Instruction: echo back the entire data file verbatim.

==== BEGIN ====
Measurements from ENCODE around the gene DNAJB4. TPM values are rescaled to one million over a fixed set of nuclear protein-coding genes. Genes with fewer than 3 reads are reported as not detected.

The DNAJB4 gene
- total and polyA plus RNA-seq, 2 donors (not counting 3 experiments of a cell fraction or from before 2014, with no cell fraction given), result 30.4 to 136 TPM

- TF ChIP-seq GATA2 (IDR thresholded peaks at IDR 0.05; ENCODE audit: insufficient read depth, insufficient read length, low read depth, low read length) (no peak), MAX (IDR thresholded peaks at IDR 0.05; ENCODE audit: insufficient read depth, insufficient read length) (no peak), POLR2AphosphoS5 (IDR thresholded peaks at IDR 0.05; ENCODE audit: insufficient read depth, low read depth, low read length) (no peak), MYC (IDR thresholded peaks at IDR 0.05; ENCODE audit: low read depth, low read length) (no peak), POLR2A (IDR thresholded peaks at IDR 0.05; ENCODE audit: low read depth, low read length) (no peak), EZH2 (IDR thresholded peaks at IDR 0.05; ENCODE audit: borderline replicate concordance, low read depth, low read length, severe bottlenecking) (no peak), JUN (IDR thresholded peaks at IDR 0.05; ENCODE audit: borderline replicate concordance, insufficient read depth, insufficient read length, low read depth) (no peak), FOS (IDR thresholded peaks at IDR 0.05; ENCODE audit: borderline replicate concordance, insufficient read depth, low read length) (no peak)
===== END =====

Measurements from ENCODE around the gene DNAJB4. TPM values are rescaled to one million over a fixed set of nuclear protein-coding genes. Genes with fewer than 3 reads are reported as not detected.

The DNAJB4 gene
- total and polyA plus RNA-seq, 2 donors (not counting 3 experiments of a cell fraction or from before 2014, with no cell fraction given), result 30.4 to 136 TPM

- TF ChIP-seq GATA2 (IDR thresholded peaks at IDR 0.05; ENCODE audit: insufficient read depth, insufficient read length, low read depth, low read length) (no peak), MAX (IDR thresholded peaks at IDR 0.05; ENCODE audit: insufficient read depth, insufficient read length) (no peak), POLR2AphosphoS5 (IDR thresholded peaks at IDR 0.05; ENCODE audit: insufficient read depth, low read depth, low read length) (no peak), MYC (IDR thresholded peaks at IDR 0.05; ENCODE audit: low read depth, low read length) (no peak), POLR2A (IDR thresholded peaks at IDR 0.05; ENCODE audit: low read depth, low read length) (no peak), EZH2 (IDR thresholded peaks at IDR 0.05; ENCODE audit: borderline replicate concordance, low read depth, low read length, severe bottlenecking) (no peak), JUN (IDR thresholded peaks at IDR 0.05; ENCODE audit: borderline replicate concordance, insufficient read depth, insufficient read length, low read depth) (no peak), FOS (IDR thresholded peaks at IDR 0.05; ENCODE audit: borderline replicate concordance, insufficient read depth, low read length) (no peak)